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Healthcare Utilisation—Why the Problem of Equalising Access Has Become Even Harder

journal contribution
posted on 2023-09-01, 14:12 authored by Sally Fowler-DavisSally Fowler-Davis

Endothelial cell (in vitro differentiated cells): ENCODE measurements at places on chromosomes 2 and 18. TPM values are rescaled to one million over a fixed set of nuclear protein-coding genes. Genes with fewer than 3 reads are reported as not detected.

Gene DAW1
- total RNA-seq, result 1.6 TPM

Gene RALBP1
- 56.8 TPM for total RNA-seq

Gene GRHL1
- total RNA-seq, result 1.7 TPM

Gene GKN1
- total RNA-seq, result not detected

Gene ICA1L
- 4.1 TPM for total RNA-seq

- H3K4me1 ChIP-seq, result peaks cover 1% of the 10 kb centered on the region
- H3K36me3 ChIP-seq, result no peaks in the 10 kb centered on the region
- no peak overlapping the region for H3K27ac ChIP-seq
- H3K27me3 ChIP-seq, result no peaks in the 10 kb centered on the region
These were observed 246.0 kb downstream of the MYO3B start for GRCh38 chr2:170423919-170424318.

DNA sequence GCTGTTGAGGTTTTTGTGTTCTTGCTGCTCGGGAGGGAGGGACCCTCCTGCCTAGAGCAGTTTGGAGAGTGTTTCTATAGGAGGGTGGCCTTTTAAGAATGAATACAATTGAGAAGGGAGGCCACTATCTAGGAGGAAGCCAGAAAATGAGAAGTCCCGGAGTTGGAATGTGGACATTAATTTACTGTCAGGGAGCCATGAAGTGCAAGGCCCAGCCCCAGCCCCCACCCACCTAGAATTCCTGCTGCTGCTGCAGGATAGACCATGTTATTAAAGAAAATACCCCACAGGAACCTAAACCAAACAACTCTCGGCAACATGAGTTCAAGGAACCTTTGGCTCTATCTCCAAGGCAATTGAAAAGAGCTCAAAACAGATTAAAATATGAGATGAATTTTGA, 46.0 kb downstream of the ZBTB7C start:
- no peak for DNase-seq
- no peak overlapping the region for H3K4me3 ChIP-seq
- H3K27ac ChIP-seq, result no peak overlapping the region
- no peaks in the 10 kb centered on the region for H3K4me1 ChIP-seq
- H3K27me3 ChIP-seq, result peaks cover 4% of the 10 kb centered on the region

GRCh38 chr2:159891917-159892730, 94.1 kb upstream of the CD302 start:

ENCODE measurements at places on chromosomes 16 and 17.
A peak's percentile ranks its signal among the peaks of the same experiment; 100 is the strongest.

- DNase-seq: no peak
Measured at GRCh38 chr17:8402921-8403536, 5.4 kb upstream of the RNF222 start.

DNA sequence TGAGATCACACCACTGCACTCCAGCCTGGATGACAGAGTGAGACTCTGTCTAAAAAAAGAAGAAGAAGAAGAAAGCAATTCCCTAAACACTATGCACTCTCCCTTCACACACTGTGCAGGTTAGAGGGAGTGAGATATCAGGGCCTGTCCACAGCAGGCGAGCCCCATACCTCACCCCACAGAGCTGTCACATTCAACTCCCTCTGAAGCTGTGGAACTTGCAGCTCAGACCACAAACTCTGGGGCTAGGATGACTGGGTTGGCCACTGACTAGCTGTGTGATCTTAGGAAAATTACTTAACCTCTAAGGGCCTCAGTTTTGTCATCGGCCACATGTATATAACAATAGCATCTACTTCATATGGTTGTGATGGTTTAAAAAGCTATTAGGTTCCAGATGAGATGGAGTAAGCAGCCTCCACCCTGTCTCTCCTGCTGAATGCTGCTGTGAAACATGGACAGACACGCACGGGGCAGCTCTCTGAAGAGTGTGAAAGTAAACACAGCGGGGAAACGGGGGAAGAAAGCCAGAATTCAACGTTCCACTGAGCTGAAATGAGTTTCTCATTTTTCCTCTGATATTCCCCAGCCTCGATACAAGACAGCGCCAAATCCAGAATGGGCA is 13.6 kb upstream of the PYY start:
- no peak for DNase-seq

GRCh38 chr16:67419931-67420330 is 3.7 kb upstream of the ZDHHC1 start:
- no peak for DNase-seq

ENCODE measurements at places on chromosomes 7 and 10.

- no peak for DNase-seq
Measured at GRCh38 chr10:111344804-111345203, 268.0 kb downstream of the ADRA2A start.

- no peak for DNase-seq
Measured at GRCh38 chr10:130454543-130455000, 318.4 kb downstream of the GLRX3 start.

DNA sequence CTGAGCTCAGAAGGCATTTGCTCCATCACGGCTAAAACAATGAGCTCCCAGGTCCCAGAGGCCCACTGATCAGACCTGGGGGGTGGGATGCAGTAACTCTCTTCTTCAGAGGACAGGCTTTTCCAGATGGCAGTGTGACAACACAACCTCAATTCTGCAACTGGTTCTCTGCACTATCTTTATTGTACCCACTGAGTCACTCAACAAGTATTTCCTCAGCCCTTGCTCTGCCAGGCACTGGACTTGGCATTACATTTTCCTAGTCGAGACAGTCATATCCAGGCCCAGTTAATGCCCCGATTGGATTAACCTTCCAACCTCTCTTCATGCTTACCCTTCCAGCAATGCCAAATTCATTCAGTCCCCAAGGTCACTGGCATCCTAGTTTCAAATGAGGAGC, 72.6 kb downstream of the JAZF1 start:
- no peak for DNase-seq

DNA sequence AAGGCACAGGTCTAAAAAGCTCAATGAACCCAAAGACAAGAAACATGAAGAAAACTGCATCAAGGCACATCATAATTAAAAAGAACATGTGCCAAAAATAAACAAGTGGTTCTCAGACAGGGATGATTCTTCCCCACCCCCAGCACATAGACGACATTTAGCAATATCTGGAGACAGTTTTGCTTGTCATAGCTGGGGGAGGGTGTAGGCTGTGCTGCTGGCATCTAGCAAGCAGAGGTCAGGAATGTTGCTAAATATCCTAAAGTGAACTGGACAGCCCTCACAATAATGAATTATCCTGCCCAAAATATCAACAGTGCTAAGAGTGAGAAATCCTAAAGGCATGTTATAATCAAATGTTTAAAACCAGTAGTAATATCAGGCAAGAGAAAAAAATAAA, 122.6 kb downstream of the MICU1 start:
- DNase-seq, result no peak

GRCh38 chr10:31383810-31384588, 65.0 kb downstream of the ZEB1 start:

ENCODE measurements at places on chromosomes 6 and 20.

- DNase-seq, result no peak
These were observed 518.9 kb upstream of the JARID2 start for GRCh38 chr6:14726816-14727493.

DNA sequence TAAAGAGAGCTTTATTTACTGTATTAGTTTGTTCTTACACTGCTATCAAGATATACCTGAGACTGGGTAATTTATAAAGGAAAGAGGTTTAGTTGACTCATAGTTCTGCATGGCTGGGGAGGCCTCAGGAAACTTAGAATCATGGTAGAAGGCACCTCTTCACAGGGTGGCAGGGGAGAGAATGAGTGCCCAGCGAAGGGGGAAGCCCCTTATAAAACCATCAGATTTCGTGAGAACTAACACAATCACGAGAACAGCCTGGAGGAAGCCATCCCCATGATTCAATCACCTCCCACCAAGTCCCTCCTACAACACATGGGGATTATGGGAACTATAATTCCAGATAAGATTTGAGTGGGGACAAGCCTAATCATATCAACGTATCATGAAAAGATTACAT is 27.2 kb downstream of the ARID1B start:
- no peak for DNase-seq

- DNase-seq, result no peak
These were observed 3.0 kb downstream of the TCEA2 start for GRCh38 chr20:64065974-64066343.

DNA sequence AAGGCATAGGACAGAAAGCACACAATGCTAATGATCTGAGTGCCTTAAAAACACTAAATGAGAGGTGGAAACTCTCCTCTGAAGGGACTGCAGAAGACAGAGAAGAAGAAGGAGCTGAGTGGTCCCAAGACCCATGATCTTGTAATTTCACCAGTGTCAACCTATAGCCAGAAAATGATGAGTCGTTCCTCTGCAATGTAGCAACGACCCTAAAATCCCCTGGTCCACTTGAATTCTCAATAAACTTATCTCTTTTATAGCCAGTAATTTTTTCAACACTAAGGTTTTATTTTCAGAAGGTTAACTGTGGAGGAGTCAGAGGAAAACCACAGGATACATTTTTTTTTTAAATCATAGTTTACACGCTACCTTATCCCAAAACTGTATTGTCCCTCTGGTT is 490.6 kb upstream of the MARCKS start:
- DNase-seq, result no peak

People use healthcare services to diagnose, cure, or ameliorate disease or injury, to improve or maintain function, or to obtain information about their health status and prognosis [1]. Disparities in access to healthcare have been widely recognised to be associated with social and economic deprivation [2–4] but are often attributed to information deficits about communities needs at the neighbourhood or population level [5]. In conceptualising access and utilisation, this Special Issue is focused on ageing and the utilisation of the healthcare system based on user entitlement in different healthcare systems, focusing in on the differential access to healthcare. Multimorbidity, social and economic determinants and user expectations are the main considerations for the services. Targeting poorer, older, and more marginalised communities to improve accessibility to the services is now recognised as an important challenge to improve health outcomes internationally. Levesque et al., in 2019 [3], generated five dimensions of accessibility: (1) approachability; (2) acceptability; (3) availability and accommodation; (4) affordability; and (5) appropriateness of services. In addition, they developed a corresponding set of dimensions that identify the relative capabilities of populations to interact with services: (1) ability to perceive; (2) ability to seek; (3) ability to reach; (4) ability to pay; and (5) ability to engage. The connection that they made between provision and engagement usefully highlights the reciprocal nature of the access dilemma and provides a tool for considering the failures to effectively equalise access to all populations.



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